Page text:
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What is the difference between temporary

hardness and permanent hardness in water?


The hardness of water can be either

temporary or

permanent

Temporary hardness can be removed simply by boiling the water (see later).

Permanent hardness cannot be removed by boiling but can often be removed by


chemical treatment (see later).

Temporary hardness is caused by calcium and/or magnesium hydrogen carbonate.


These are formed as carbonated rain water passes over rocks containing carbonate
ions, for example

H2O(l) + CO2(g) + CaCO3(s) Ca(HCO3)2(aq)

H2O(l) + CO2(g) + MgCO3(s) Mg(HCO3)2(aq)

Permanent hardness is caused by calcium and/or magnesium sulphate. These are


formed as water passes over rocks containing sulphate ions, for example

aq. + CaSO4(s) Ca2+(aq) + SO42-(aq)

aq. + MgSO4(s) Mg2+(aq) + SO42-(aq)

Hard water contains dissolved magnesium and calcium ions.


These make it more difficult for the water to form a lather with
soap. Temporary hardness is caused by dissolved calcium
hydrogen carbonate (which is removed by boiling). is caused by
dissolved calcium sulfate (which is not removed by boiling).

Phenolphthalein
Phenolphthalein is a chemical compound with
the formula C20H14O4 and is often written as "HIn" or "phph" in
shorthand notation. Phenolphthalein is often used as an indicator
in acidbase titrations. For this application, it turns colorless
in acidic solutions and pink in basic solutions.
Phenolphthalein is slightly soluble in water and usually is
dissolved in alcohols for use in experiments. It is a weak acid,
which can lose H+ ions in solution. The phenolphthalein molecule
is colorless, and the phenolphthalein ion is pink. When a base is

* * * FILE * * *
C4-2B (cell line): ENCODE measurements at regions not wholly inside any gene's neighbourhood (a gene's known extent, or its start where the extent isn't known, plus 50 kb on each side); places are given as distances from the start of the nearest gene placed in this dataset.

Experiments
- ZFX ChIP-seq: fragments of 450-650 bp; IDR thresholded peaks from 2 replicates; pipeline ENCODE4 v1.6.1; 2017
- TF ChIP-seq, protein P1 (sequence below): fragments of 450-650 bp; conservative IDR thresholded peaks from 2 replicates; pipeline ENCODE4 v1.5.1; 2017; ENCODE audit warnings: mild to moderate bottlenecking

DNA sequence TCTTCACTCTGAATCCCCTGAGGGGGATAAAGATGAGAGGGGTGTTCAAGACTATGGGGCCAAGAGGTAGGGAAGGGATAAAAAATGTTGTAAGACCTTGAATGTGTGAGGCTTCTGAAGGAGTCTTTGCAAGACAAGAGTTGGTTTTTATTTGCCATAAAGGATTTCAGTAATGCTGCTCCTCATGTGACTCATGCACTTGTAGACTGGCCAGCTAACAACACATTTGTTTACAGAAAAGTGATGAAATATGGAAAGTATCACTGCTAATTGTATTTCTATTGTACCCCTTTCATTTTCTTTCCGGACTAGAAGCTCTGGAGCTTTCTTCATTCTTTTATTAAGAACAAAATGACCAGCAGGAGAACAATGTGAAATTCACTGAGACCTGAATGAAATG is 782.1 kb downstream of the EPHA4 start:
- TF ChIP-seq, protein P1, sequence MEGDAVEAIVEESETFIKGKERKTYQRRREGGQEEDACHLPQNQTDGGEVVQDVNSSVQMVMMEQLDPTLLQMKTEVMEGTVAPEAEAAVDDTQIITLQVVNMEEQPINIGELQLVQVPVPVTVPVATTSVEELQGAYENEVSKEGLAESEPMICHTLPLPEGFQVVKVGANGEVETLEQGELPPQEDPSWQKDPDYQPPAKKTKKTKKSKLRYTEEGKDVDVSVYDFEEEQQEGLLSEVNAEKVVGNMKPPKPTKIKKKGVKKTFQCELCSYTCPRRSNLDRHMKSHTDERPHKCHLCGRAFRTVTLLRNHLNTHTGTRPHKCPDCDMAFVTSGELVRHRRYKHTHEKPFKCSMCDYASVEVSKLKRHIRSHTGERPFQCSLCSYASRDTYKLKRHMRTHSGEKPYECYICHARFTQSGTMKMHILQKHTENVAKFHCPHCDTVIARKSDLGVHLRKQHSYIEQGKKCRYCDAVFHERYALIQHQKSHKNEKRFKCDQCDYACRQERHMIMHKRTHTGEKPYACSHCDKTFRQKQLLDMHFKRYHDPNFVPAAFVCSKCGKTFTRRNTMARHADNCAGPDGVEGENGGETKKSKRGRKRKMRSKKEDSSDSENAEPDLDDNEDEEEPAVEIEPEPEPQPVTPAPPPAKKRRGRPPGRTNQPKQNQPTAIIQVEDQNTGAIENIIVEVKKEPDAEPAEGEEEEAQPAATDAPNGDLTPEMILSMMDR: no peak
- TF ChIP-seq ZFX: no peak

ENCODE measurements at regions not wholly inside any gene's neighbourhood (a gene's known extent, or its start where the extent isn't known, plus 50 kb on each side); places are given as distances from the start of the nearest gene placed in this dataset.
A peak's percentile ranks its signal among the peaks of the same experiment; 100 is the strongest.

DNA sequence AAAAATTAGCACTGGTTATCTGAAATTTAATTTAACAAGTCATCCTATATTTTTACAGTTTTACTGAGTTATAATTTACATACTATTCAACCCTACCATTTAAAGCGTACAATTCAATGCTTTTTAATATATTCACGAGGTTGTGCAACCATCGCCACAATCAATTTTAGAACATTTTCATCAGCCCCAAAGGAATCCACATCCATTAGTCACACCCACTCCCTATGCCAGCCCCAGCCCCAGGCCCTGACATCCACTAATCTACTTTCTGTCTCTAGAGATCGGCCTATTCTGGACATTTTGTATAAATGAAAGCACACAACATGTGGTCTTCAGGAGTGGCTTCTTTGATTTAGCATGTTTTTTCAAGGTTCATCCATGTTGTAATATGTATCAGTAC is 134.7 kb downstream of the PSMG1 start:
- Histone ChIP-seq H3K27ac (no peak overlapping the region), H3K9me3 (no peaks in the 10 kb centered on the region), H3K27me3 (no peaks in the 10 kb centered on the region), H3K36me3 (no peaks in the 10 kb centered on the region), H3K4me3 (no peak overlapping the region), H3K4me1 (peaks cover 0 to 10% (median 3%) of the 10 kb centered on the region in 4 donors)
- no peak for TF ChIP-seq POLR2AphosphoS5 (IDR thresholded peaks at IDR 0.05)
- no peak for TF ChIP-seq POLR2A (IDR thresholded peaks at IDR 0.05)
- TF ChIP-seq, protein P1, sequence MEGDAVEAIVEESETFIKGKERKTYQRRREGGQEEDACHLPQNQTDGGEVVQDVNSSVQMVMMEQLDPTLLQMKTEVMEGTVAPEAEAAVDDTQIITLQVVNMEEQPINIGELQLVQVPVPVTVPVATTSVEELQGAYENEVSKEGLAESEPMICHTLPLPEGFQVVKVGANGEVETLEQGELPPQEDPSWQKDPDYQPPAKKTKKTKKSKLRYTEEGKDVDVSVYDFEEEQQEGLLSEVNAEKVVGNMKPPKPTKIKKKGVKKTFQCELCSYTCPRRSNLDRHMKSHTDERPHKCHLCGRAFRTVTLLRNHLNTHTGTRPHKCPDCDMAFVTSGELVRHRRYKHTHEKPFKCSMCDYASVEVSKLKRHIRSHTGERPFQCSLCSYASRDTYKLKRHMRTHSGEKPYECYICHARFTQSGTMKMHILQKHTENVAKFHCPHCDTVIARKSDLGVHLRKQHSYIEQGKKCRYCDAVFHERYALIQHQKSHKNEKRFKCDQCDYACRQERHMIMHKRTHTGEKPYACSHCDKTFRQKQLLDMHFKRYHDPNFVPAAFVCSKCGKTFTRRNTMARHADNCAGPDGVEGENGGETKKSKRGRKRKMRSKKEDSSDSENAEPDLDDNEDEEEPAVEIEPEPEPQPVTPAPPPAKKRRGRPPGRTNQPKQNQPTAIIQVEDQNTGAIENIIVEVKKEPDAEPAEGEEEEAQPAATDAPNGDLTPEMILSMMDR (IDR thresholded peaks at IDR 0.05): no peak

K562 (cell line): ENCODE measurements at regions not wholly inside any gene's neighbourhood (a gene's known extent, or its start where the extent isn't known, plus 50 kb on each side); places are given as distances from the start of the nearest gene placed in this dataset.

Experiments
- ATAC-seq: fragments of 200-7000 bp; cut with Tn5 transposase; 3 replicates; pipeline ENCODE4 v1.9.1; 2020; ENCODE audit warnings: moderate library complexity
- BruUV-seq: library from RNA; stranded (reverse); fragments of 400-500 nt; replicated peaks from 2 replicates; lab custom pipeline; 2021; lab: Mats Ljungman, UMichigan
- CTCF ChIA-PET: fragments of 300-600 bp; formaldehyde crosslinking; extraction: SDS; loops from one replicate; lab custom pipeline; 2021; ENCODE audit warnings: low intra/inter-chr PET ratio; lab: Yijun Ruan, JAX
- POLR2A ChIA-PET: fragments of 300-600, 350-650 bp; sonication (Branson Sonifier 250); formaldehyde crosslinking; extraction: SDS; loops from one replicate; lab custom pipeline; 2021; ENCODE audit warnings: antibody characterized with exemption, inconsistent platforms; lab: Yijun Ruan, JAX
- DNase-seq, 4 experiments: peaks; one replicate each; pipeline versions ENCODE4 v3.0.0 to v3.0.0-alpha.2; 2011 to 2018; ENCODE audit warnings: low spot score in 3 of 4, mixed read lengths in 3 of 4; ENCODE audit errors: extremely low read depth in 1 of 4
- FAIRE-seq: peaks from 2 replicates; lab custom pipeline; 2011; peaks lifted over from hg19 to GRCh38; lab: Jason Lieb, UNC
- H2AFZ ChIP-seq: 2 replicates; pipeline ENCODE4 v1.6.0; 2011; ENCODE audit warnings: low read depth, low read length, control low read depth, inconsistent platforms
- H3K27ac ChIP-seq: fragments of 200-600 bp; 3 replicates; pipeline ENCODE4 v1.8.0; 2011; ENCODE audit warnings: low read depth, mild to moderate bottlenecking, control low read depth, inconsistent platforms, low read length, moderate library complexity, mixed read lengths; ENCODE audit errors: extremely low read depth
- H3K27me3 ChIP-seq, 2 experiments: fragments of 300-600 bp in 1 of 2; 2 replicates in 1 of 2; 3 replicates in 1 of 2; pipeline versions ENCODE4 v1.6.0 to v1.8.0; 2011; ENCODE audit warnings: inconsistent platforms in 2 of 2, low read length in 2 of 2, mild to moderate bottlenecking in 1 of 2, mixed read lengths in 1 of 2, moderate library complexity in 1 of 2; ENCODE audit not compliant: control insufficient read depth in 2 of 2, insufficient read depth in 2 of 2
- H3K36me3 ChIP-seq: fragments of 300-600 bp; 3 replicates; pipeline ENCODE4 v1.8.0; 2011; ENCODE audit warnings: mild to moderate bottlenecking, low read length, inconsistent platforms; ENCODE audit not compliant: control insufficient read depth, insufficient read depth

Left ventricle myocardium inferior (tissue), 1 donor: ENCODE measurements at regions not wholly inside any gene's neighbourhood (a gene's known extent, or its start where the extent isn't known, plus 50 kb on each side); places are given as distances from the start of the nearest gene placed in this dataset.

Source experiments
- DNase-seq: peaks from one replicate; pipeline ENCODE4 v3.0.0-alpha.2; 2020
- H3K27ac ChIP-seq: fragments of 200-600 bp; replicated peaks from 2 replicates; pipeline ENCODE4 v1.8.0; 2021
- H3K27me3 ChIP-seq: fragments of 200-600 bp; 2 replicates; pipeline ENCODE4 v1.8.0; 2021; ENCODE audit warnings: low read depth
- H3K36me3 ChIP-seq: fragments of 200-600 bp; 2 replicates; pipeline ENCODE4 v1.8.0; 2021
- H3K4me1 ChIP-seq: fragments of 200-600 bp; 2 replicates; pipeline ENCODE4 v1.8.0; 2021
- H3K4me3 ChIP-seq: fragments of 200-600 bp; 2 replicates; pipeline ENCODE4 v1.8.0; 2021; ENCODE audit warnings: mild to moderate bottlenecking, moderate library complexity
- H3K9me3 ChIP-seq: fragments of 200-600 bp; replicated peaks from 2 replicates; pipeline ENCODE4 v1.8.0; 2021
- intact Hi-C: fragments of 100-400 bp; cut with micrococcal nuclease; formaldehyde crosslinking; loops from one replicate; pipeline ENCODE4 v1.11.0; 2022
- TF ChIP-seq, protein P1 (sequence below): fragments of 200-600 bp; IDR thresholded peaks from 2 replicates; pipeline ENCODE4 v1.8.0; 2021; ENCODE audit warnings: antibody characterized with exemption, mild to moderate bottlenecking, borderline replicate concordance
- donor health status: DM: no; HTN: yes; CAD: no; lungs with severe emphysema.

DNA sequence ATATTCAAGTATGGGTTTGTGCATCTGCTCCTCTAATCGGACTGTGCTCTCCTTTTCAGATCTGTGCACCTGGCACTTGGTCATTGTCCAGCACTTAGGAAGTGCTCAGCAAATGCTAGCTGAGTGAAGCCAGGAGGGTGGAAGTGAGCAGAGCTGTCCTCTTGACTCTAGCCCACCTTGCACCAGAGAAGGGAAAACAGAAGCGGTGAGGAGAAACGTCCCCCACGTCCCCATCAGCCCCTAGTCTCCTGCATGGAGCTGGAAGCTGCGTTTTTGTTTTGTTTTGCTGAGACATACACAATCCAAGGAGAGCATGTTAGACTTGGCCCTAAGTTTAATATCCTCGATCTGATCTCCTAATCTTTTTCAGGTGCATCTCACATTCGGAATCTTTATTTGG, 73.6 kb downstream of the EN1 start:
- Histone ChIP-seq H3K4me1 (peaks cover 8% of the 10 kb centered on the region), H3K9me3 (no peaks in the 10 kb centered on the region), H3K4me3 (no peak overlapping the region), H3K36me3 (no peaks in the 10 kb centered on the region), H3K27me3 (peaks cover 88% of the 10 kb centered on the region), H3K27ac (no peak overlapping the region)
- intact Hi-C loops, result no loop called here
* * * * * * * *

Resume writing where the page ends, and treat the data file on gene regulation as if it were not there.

added to the phenolphthalein, the molecule ions equilibrium
shifts to the right, leading to more ionization as H + ions are
removed. This is predicted by Le Chatelier's principle.

Species H3In+ H2In In2 In(OH)3

Structure

Model

pH <0 08.2 8.212.0 >13.0

Condition acidic or strongly


strongly acidic basic
s near-neutral basic

Color orange colorless pink to fuchsia colorless


Image

Eriochrome Black T (EBT)


Eriochrome Black T is a complex metric indicator that is used in
complex metric titrations, e.g. in the water hardness
determination process. It is an azo dye. Eriochrome is a trademark
of Huntsman Petrochemical, LLC.
Formula: C20H12N3O7SNa
Molar mass: 461.381 g/mole
Appearance: dark red/brown powder

Applications

When used as an indicator in an EDTA titration, the characteristic


blue end-point is reached when sufficient EDTA is added and the
metal ions bound to the indicator are chelated by EDTA, leaving
the free indicator molecule.

Eriochrome Black T has also been used to detect the presence of


rare earth metals.

What is the color of EBT?


In its protonated form, Eriochrome Black T is blue. It
turns red when it forms a complex with calcium, magnesium, or
other metal ions. EBT is blue in a buffered solution at pH 10. It
turns red when Ca2+ ions are added.

Methyl Orange
Methyl orange is a pH indicator frequently used
in titrations because of its clear and distinct color change.
Because it changes color at the pH of a mid-strength acid, it is
usually used in titrations for acids. Unlike a universal indicator,
methyl orange does not have a full spectrum of color change, but
has a sharper end point. Methyl orange shows red color in acidic
medium and yellow color in basic medium.
Chemists use methyl orange as an indicator in the titration of
weak bases with strong acids. It changes from red (at pH 3.1) to
orange-yellow (at pH 4.4): pH-related color changes result from
changes in the way electrons are confined in a molecule when
hydrogen ions are attached or detached.
Methyl orange (pH indicator)

below pH 3.1 above pH 4.4

3.1 4.4

Chemical formula C14H14N3NaO3S

Molar mass 327.33 gmol1

Density 1.28 g/cm3, solid

Melting point >300 C (572 F; 573 K)

not precisely defined

Boiling point decomposes

Solubility in water 0.5 g/100 mL (20 C)

Solubility insoluble in diethyl ether[1]

Hazards